What We're Watching: July 9, 2021

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Brock: "I applaud what Barb and Star Go to Vista Del Mar (2021) is going for. There is a definite good-natured vibe, and fun silliness in the characters and the screenplay. I hesitate to say anything too negative about it because frankly I recognize this movie wasn't made for me or my comic sensibilities. Kristin Wiig and Annie Mumolo have exceptional chemistry, no doubt. They looked like they had a ton of fun, but I found them really annoying. Really liked Jamie Dornan throughout, and his song was the highlight of the movie for me. All that being said, I defy anyone to come up with a good argument why this has to be 107 minutes long. It could have been a crisp 85 minutes, then the credits. A lot could have been trimmed here. Prove me wrong."

Jakob: "These days even indie films have a professional polish and sheen to their production, which makes Bad Girls (2021) feel extra rough and amateurish. That’s a compliment. The plot is thin—three strippers go on a drug-fueled murder binge while kidnapping their favorite rock stars and racing to freedom over the border to Mexico. The editing is frantic (though confident in its craziness). Its microbudget means shootouts and fights feel like something filmed by Rudy Ray Moore. Again, this isn’t criticism. This is a film proud of its exploitation, trash cinema roots. It never tries to justify all its orgies, acid trips, and punk rock. That said, there is more than just gore and shock to the film. The camera work and effects energetically visualize the film’s many drug trips. I was rarely distracted by the performances from this group of unknown actors and even found some genuinely enjoyable. Like the films of iconoclast John Waters, this midnight movie is a celebratory shotgun blast to the face of society’s values."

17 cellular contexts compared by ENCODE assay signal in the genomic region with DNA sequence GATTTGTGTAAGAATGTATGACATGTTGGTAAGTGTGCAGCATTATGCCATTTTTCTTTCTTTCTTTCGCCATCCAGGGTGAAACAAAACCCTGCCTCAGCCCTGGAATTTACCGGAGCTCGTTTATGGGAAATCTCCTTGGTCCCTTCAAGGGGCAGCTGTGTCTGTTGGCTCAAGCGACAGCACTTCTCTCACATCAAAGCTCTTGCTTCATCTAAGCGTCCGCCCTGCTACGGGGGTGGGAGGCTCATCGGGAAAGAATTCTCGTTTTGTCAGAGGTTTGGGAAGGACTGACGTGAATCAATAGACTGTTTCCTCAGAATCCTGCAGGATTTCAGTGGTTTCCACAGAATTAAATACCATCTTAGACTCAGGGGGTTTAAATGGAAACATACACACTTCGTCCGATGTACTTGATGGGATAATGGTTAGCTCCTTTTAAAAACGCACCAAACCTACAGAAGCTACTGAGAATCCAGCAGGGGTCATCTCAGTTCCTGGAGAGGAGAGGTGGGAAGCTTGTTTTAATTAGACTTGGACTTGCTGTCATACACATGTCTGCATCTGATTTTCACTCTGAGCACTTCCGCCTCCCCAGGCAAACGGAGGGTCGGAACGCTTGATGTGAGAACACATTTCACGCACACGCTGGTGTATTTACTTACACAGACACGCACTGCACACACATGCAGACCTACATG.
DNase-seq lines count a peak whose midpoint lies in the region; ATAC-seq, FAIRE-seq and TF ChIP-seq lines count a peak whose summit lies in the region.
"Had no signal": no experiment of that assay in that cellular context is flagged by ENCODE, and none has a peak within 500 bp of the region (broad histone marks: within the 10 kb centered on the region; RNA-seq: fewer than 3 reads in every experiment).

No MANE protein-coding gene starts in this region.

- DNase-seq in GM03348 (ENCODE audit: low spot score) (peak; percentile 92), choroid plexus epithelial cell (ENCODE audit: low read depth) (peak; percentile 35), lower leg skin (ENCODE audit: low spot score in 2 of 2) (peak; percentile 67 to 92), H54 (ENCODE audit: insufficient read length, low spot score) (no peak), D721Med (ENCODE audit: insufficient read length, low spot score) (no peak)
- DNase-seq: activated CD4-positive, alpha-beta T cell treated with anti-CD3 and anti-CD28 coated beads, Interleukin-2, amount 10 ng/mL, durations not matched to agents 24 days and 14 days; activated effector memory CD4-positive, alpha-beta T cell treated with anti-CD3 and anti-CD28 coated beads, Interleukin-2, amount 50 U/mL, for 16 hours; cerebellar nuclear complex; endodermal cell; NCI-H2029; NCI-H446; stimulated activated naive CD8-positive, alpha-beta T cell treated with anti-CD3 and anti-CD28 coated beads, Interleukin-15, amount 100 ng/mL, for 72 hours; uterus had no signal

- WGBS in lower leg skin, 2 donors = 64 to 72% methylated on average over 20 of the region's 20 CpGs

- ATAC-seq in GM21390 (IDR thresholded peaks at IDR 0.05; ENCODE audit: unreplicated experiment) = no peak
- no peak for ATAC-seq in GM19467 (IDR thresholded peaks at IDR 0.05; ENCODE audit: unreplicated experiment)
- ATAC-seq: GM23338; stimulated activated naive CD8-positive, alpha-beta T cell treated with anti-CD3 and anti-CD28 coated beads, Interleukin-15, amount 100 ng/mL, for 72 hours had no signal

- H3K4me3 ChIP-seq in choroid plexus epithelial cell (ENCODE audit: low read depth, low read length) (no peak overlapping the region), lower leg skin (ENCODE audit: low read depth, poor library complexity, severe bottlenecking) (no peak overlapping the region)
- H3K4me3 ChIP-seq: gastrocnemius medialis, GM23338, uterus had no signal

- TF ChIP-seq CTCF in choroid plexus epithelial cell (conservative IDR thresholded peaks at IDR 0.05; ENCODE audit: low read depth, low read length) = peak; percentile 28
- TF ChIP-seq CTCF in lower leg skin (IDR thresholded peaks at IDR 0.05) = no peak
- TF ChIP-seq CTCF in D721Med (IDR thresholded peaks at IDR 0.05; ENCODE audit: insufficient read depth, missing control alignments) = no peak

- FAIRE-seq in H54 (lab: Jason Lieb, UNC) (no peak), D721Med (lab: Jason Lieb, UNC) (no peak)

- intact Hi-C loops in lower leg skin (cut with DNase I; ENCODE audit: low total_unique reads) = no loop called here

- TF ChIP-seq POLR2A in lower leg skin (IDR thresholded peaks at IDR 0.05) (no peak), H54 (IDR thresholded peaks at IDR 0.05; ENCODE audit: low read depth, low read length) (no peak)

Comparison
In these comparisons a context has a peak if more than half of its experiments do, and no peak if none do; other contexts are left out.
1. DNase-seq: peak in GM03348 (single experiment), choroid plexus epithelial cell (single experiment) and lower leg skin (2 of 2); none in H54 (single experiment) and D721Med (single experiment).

Jason: "If you're triggered by Tarantino's depiction of Bruce Lee in Once Upon a Time In Hollywood you'll want to stay away from 2016's Birth of the Dragon, which fictionalizes Lee's unrecorded (which means everything is based on hearsay) 1965 fight with martial artist Wong Jack-man. The fight, and Lee, both take a backseat to a 'Who cares?' romance involving one of Lee's students (Billy Magnussen), who is trying to win the heart of a waitress trapped under the thumb of the local Chinatown madam. The fight choreography is passable, although the wire stunts are obvious and unconvincing. Director George Nolfi can't balance the parallel plots or the tone, and Philip Ng's depiction of Lee is not as memorable as Jason Scott Lee in Dragon: The Bruce Lee Story or Mike Moh in OUATIH. Not recommend."

Heath: "I checked out what is no doubt one of my most anticipated films of 2021 - Space Jam: A New Legacy. Nostalgia for the 1996 original combined with a continued love of the Looney Tunes and the NBA made this a must watch, and despite all of the expected technical advances since the original movie, it's just about on par with the first one for entertainment value. LeBron James is definitely a better actor than Michael Jordan is, and this is such a visually stunning experience whether it's in live action or animated mode. Don Cheadle looks like he's having an absolute blast as the villain, a trouble-making computer algorithm who traps LeBron in a cyberverse populated with every Warner Bros. character ever. It's a tad overlong and the story might not hold up to much scrutiny, but this cyber-Space Jam is worth seeing for its astounding visuals alone."

Santiago: "Ghost in the Shell (1995) is a cyberpunk classic. While I think it's short length means it can't delve as deeply into its thought-provoking themes as it wants to, it makes up for that with a rich atmosphere, a haunting soundtrack, detailed animation and great action sequences. A definite must-see for any anime fans, cyberpunk fans, and a good introduction to anime for any newbies to the genre. Speaking of Intellectual Property that's related to Scarlett Johansson, this week I'll be going to the cinemas to finally see Black Widow! I've been really looking forward to seeing a Marvel film on the big screen again, so hopefully it will not disappoint!"

Adam: "Dynasty Warriors (2021) is based on the video game series of the same name. The story is based loosely around the Chinese historical text Records of the Three Kingdoms. I've always enjoyed the game-play and story, and with so much action involved there should be a rather simple (if not overly fresh) way to translate this to film. The trailer alone got me very excited, with the soundtrack to the trailer being one of my favourite tracks from the series. The action and effects look good too. If you are into the genre, and haven't played the game, it's absolutely worth your time. Being one of the better video game movies of all time isn't exactly a high bar, but we will see if I'm excited after I've watched the movie as I am to watch it!"